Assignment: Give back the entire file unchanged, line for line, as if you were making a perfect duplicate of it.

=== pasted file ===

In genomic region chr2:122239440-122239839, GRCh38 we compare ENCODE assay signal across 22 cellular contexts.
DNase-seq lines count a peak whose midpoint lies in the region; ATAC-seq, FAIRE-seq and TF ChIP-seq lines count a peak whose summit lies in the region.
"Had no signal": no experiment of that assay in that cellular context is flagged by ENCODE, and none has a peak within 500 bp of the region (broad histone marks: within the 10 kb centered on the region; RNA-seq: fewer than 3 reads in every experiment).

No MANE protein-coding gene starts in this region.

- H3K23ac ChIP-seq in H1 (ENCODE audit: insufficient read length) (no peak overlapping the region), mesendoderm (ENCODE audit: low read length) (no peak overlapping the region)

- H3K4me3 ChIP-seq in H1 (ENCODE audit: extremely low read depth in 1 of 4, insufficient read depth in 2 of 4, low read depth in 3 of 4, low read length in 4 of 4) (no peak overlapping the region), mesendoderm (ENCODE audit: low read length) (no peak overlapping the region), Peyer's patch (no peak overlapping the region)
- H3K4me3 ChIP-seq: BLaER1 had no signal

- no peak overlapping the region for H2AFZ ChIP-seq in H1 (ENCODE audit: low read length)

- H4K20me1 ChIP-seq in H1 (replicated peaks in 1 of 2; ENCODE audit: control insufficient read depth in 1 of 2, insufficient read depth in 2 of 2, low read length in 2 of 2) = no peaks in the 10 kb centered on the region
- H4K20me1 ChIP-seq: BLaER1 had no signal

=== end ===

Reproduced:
In genomic region chr2:122239440-122239839, GRCh38 we compare ENCODE assay signal across 22 cellular contexts.
DNase-seq lines count a peak whose midpoint lies in the region; ATAC-seq, FAIRE-seq and TF ChIP-seq lines count a peak whose summit lies in the region.
"Had no signal": no experiment of that assay in that cellular context is flagged by ENCODE, and none has a peak within 500 bp of the region (broad histone marks: within the 10 kb centered on the region; RNA-seq: fewer than 3 reads in every experiment).

No MANE protein-coding gene starts in this region.

- H3K23ac ChIP-seq in H1 (ENCODE audit: insufficient read length) (no peak overlapping the region), mesendoderm (ENCODE audit: low read length) (no peak overlapping the region)

- H3K4me3 ChIP-seq in H1 (ENCODE audit: extremely low read depth in 1 of 4, insufficient read depth in 2 of 4, low read depth in 3 of 4, low read length in 4 of 4) (no peak overlapping the region), mesendoderm (ENCODE audit: low read length) (no peak overlapping the region), Peyer's patch (no peak overlapping the region)
- H3K4me3 ChIP-seq: BLaER1 had no signal

- no peak overlapping the region for H2AFZ ChIP-seq in H1 (ENCODE audit: low read length)

- H4K20me1 ChIP-seq in H1 (replicated peaks in 1 of 2; ENCODE audit: control insufficient read depth in 1 of 2, insufficient read depth in 2 of 2, low read length in 2 of 2) = no peaks in the 10 kb centered on the region
- H4K20me1 ChIP-seq: BLaER1 had no signal